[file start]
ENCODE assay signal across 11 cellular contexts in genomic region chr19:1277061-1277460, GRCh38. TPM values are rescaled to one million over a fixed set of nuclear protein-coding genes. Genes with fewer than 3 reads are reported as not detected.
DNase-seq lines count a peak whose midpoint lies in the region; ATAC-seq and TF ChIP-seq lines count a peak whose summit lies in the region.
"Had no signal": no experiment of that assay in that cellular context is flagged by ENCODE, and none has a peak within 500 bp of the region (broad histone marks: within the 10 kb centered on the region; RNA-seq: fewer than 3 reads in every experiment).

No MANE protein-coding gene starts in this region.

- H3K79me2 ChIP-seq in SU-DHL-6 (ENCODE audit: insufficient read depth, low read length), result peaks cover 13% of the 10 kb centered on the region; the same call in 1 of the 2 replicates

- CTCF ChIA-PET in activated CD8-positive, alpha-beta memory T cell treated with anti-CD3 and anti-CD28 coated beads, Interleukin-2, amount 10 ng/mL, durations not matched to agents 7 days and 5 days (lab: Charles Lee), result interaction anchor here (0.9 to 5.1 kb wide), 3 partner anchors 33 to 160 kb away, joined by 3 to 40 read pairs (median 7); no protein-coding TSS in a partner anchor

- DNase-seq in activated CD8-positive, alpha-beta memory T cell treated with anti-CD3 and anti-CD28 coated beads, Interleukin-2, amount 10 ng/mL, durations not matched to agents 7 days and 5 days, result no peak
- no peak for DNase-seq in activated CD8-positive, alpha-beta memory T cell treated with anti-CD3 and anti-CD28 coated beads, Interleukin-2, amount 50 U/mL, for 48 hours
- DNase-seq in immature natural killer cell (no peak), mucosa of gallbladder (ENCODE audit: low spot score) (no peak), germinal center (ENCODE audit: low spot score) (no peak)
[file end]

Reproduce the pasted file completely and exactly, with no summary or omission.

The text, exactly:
ENCODE assay signal across 11 cellular contexts in genomic region chr19:1277061-1277460, GRCh38. TPM values are rescaled to one million over a fixed set of nuclear protein-coding genes. Genes with fewer than 3 reads are reported as not detected.
DNase-seq lines count a peak whose midpoint lies in the region; ATAC-seq and TF ChIP-seq lines count a peak whose summit lies in the region.
"Had no signal": no experiment of that assay in that cellular context is flagged by ENCODE, and none has a peak within 500 bp of the region (broad histone marks: within the 10 kb centered on the region; RNA-seq: fewer than 3 reads in every experiment).

No MANE protein-coding gene starts in this region.

- H3K79me2 ChIP-seq in SU-DHL-6 (ENCODE audit: insufficient read depth, low read length), result peaks cover 13% of the 10 kb centered on the region; the same call in 1 of the 2 replicates

- CTCF ChIA-PET in activated CD8-positive, alpha-beta memory T cell treated with anti-CD3 and anti-CD28 coated beads, Interleukin-2, amount 10 ng/mL, durations not matched to agents 7 days and 5 days (lab: Charles Lee), result interaction anchor here (0.9 to 5.1 kb wide), 3 partner anchors 33 to 160 kb away, joined by 3 to 40 read pairs (median 7); no protein-coding TSS in a partner anchor

- DNase-seq in activated CD8-positive, alpha-beta memory T cell treated with anti-CD3 and anti-CD28 coated beads, Interleukin-2, amount 10 ng/mL, durations not matched to agents 7 days and 5 days, result no peak
- no peak for DNase-seq in activated CD8-positive, alpha-beta memory T cell treated with anti-CD3 and anti-CD28 coated beads, Interleukin-2, amount 50 U/mL, for 48 hours
- DNase-seq in immature natural killer cell (no peak), mucosa of gallbladder (ENCODE audit: low spot score) (no peak), germinal center (ENCODE audit: low spot score) (no peak)